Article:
The EMS was an exchange rate regime within the framework of the European Economic Community. It was introduced in 1979 as successor of the earlier European ‘currency snake’ and existed until the transition towards the Euro at the turn of the years 1998/99. Basically, the EMS was designed to prevent large exchange rate fluctuations of the currencies that joined this arrangement. The respective central banks were mutually obliged to intervene on the financial markets in order to stabilize their own and other currencies participating in the system if exchange rates exceeded fluctuation thresholds which had been mutually negotiated before. Thus for most of the participating countries fluctuations were allowed within a bandwidth of +/- 2.25 per cent of the respective reference quota. In some cases the bandwidth could be +/- 6 per cent, and after the EMS crisis of 1992/93 it was fixed at +/- 15 per cent for all. Realignments beyond the bandwidths were possible but had to be politically decided in the ECOFIN council.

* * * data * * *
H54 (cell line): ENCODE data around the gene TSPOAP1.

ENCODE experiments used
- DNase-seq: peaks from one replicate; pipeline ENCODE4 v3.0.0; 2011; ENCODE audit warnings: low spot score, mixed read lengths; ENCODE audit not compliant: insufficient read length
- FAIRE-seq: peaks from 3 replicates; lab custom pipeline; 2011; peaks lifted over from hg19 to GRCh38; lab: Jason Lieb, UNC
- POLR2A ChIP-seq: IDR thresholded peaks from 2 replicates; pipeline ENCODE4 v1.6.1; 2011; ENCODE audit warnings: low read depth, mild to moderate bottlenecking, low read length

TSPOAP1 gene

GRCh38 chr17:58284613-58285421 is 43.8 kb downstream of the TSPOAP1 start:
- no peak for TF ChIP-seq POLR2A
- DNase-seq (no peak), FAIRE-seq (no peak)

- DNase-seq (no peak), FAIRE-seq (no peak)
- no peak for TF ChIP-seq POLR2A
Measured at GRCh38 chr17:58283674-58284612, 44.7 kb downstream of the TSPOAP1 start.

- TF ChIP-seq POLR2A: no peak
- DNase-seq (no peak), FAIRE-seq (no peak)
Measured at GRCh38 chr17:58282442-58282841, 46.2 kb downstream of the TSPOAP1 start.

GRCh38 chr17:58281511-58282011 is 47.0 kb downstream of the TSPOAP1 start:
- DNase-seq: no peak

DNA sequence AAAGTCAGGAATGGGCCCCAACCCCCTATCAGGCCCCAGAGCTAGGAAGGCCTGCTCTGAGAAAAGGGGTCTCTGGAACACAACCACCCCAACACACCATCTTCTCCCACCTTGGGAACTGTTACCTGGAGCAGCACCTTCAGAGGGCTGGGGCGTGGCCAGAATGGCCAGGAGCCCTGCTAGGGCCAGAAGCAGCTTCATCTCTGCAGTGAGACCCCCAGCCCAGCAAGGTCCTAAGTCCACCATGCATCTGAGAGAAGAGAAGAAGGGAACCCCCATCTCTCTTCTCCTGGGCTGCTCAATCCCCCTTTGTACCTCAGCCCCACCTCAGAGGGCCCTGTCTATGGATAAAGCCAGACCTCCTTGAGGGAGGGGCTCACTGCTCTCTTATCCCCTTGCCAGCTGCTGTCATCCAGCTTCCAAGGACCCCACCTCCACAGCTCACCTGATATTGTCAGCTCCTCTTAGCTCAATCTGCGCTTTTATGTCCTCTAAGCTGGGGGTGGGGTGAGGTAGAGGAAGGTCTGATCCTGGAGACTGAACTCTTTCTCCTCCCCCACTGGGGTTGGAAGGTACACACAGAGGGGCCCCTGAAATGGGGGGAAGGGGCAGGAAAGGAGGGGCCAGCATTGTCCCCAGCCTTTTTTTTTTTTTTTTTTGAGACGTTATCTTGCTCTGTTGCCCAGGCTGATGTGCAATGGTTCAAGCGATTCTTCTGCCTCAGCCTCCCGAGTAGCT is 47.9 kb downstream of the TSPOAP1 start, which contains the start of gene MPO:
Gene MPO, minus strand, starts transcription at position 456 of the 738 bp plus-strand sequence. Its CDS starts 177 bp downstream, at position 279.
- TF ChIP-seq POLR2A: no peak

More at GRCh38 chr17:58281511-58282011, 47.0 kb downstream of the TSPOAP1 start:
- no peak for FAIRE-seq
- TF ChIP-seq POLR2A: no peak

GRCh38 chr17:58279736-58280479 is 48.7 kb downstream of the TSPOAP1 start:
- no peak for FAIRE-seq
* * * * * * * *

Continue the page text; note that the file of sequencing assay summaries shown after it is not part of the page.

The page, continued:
During the time of its existence, 62 negotiated realignments occurred, distributed over 18 different points in time, as well as temporary accessions to and withdrawals from the EMS by some countries. The EMS was sophisticated, complex, ponderous, unpopular and putting much strain on policy makers to negotiate and find agreement. Admittedly, all this does not sound very attractive. With respect to its capacity to limit transnational economic imbalances, however, the EMS was far more successful than the Euro.

Four reasons why a new EMS should be considered